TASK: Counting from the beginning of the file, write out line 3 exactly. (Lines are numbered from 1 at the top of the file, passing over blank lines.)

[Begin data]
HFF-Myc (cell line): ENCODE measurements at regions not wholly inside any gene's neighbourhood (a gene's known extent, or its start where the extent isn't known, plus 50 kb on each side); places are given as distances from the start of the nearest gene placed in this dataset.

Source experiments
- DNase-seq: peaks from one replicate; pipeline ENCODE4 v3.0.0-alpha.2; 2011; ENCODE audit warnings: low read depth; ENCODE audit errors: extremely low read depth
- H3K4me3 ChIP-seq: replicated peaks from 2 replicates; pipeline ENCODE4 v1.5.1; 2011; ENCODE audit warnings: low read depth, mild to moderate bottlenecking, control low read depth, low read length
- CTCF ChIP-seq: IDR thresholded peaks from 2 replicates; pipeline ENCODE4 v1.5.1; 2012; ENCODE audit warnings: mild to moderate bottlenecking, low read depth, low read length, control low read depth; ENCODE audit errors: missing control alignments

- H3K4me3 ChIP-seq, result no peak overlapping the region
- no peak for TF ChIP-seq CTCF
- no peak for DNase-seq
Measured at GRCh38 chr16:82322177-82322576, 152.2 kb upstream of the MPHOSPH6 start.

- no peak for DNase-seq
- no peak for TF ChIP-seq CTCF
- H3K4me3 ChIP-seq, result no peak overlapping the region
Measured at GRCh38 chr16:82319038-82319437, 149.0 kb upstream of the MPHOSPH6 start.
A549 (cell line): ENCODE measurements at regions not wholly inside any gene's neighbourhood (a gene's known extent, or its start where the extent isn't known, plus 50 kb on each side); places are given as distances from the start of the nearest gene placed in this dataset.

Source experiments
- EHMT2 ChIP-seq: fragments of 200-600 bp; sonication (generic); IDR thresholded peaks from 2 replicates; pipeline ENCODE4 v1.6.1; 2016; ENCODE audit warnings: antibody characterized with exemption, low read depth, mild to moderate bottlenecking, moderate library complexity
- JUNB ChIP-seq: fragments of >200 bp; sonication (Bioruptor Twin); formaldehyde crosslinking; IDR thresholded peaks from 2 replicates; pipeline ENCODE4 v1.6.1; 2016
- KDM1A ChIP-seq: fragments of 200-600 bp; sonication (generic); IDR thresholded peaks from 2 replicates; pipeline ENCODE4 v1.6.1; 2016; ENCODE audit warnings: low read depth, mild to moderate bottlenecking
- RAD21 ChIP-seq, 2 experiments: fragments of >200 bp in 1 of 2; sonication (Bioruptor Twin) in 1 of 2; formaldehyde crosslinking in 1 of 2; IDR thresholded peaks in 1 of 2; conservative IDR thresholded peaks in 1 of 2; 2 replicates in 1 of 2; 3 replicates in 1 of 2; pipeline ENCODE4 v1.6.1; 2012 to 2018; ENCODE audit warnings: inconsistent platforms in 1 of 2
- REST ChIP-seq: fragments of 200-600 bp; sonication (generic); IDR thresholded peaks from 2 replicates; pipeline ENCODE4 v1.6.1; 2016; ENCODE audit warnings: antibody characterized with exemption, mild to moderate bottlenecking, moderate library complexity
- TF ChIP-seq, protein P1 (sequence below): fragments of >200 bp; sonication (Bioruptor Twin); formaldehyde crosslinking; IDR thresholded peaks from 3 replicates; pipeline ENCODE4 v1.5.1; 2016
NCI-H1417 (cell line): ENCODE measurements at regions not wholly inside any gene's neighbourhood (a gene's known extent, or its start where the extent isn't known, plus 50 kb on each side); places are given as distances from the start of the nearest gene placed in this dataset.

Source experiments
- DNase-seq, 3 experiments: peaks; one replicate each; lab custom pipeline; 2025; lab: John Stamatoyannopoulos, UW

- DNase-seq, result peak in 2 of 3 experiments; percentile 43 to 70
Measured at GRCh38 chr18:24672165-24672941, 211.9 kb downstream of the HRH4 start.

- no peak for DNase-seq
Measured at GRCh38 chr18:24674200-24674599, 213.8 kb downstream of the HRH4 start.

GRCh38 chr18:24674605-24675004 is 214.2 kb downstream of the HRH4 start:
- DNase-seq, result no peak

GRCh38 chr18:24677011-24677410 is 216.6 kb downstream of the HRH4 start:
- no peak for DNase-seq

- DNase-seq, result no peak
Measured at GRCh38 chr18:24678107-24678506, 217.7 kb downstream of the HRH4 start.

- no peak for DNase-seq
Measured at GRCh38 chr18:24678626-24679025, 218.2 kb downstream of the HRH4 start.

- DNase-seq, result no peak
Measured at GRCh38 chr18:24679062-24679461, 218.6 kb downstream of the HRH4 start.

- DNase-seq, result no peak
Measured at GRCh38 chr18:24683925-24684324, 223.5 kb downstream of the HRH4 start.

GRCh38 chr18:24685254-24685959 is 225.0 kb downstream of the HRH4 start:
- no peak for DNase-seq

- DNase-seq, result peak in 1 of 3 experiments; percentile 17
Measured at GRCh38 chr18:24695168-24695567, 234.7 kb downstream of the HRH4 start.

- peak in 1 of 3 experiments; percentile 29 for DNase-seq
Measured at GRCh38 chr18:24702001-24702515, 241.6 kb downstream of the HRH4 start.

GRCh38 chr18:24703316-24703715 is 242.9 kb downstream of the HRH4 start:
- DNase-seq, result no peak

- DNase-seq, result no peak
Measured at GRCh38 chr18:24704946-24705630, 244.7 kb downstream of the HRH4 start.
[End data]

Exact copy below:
- DNase-seq: peaks from one replicate; pipeline ENCODE4 v3.0.0-alpha.2; 2011; ENCODE audit warnings: low read depth; ENCODE audit errors: extremely low read depth